"D-A Scout Ranch Assistant Ranger Benjamin Osvath has entered Beaver Creek Subcamp coming from the north at sixteen miles per hour," said the voice, pronouncing Ooswah in the correct Hungarian fashion.
Suddenly two large screens lit up on opposite walls showing an image of a truck as it made its way to the BC Building. The campers watched a man in his mid thirties leave the truck and enter the cabin. He was not well dressed for the weather, but had left the engine running. Assistant Ranger Ben Osvath encountered Dave Milon and Steve Clark, Sr. in the main room, as Doug Wilson had just left to make sure the mops were in order.
While Osvath had actually attended a couple of Winter Camps as a youth, he was not aware of recent developments and Dave and Steve would be happy to keep it that way. Likewise, he did not know about the sensor that had been placed in his truck to monitor his whereabouts. Previously the Winter Campers had debated at much length, methods of monitoring the camp rangers, finally reasoning that the rangers would never be very far from their vehicles.
"Hi boys," said Ben as he faced the two older men. "We just wanted to let you know about the trading post hours. It will be open from 1 until 5 tomorrow and 9 until noon on Sunday."
"Oh thanks," said Dave, realizing that Osvath probably did not know that no Winter Camper had used the D-A Trading Post in 54 years. "I think we'll stop by after horseback riding."
On hearing the mention of "Trading Post" the sensors on the soda pop machine in the corner of the room determined the identity of the man who had just entered the cabin and calculated that he might be a candidate for the purchase of a cold pop. This machine creation of Dave Woods, with its latest technology, sprang into action. Besides varying its price based on weather conditions, it determines the preference of its customers based on the previous purchases. Osvath's profile indicated that he preferred 24 ounces of Pepsi chilled with 8 ounces of ice.
"How about Pepsi, the taste that beats the others cold?" declared the machine.
Osvath turned to see a fully lit Pepsi sign on the top of the soda pop machine, thinking that it was a Coke machine when he entered the cabin. "Sure, I could use one about now," he said.
He walked over to the machine, inserted a two-dollar coin and received a sealed cup of Pepsi and ice. He flipped the straw up to enjoy his well-timed beverage.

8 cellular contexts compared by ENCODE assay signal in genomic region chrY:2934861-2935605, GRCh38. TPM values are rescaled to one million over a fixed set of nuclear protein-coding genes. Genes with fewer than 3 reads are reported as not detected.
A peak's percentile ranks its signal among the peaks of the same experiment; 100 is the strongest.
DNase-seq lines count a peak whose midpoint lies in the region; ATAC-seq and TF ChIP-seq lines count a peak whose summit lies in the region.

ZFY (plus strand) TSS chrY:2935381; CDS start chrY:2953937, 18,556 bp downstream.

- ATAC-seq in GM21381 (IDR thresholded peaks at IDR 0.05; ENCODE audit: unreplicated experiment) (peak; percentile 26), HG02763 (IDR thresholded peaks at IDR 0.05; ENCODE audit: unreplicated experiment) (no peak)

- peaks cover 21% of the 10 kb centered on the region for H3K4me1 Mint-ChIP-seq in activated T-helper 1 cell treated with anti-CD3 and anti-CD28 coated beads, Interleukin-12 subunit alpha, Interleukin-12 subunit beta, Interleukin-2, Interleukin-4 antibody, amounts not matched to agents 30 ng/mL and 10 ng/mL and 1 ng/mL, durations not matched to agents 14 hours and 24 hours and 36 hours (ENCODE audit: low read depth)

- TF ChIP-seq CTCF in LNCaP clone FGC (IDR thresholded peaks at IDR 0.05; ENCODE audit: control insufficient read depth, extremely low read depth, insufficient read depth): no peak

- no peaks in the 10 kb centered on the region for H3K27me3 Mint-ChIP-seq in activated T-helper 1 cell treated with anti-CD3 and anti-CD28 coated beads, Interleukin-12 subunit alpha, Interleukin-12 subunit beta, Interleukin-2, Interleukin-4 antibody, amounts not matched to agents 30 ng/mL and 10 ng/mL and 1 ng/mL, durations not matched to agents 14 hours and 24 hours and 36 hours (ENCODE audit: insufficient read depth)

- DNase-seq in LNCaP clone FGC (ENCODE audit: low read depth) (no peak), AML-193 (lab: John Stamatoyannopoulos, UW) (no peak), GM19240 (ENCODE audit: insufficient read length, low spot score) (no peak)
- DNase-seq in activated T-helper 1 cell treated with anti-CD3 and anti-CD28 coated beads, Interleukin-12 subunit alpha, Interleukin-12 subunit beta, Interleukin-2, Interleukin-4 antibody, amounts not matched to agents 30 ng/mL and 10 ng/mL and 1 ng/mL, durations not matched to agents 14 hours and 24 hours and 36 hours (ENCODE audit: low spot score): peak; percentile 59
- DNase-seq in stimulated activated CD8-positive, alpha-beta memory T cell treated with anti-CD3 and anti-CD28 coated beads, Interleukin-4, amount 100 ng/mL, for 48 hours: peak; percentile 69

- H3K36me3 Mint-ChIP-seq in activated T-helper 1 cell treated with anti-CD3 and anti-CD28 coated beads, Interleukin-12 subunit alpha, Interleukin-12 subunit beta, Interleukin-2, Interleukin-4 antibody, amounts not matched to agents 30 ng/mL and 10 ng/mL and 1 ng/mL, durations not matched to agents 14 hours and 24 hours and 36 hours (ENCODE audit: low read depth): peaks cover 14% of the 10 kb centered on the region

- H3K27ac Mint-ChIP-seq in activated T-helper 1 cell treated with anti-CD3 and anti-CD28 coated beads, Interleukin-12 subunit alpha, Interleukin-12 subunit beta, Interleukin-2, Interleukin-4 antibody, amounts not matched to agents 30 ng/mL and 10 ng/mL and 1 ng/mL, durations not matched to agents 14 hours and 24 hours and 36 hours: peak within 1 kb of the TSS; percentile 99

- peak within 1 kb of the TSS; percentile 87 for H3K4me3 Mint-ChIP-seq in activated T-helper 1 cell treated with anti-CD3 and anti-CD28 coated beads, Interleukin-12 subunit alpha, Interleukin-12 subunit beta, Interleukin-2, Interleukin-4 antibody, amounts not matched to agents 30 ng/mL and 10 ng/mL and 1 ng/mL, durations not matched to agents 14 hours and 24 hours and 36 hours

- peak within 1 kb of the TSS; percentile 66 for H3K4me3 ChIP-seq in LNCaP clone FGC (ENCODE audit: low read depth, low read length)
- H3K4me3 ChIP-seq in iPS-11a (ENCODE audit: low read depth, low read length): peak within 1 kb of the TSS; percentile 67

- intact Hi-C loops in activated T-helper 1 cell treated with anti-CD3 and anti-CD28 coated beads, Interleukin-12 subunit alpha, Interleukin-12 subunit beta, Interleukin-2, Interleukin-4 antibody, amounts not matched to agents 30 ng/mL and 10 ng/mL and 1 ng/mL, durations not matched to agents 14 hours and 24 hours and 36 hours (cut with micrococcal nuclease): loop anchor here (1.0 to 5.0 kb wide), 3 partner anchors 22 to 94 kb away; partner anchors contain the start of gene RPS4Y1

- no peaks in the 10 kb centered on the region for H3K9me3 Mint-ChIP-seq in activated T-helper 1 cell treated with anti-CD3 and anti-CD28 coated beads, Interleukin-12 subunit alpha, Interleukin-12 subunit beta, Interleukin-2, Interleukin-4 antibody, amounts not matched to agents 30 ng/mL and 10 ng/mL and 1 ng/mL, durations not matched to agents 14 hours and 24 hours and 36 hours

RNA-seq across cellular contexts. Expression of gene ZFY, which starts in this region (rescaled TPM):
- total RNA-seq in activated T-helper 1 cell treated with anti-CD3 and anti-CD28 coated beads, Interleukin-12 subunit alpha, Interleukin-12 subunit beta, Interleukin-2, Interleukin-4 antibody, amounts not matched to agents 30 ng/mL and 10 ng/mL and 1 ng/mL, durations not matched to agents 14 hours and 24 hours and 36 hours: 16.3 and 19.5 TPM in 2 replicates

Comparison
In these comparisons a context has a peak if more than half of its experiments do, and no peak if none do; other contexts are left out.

"I think I go check on the mop sink," said Osvath. "I had to fix the drain last week."
Ben walked into the hall towards the alcove containing mops and brooms. He was a bit surprised to see Doug Wilson standing next to it.
"Oh hi, Mr. Wilson. We had a bit of problem here last week."
Ben then proceeded to grab the partially filled bucket and dump it in the drain. "It looks like it works now," he said. "I had to use a snake to unclog it before."
The subterranean Winter Campers watched the screen as Osvath left the cabin and got into his truck. He drove away somewhat more energetic after having received his Pepsi.
"I think you can see the need for the alarm system. We don't want to be caught entering our little crawlspace," said Adam. "Now, we have a few more places to visit.
The tour group proceeded through one of the exits and followed a short hall to another room. This next room was much more crowded with display cases.
"If I might introduce you to the Winter Camp Archives," spoke Mick.
Mick Belmont was attending his third Winter Camp. Although properly titled doctor, he tended to be casual about his advanced degrees. Besides holding a doctorate in biology, he was an accomplished chemist and had earned a law degree from Harvard. When he first came to Winter Camp two years ago, he found his interests fit well with this forward-looking group. Currently, he serves as a research chemist for the OFA Institute, and does not offer much detail into the nature of his work. Belmont spends most of his Winter Camp time working on a special project.
"Here we have all of treasures of Winter Camp. If you examine the above ground museum and library closely, you will note that many of the items are duplicates or facsimiles. Here we have the originals protected for future generations. You may note the walls of this room are finely crystallized marble and its subterranean location assures even temperature and humidity."
"I would direct you attention to the far wall. Notice the mausoleum-like appearance. Each of the marble cabinet doors stores a time capsule. We have transferred a forty-plus year tradition of maintaining time capsules from simple burying to using these sealed chambers."
Mick walked to corner of the room and opened a door, ushering the group into the next room. This room was much more compact and seamed to have a dimmer light source, as if it were lacking a few wavelengths. The room was sealed, and except for the door appeared to be hollowed out of a block of solid marble.
Mick spoke again, "This is the fourth millennium chamber. Here we will seal our treasures for a thousand years. This time capsule has been the project of the Winter Camp Future Society for many years and I am happy that I may now formally join the society."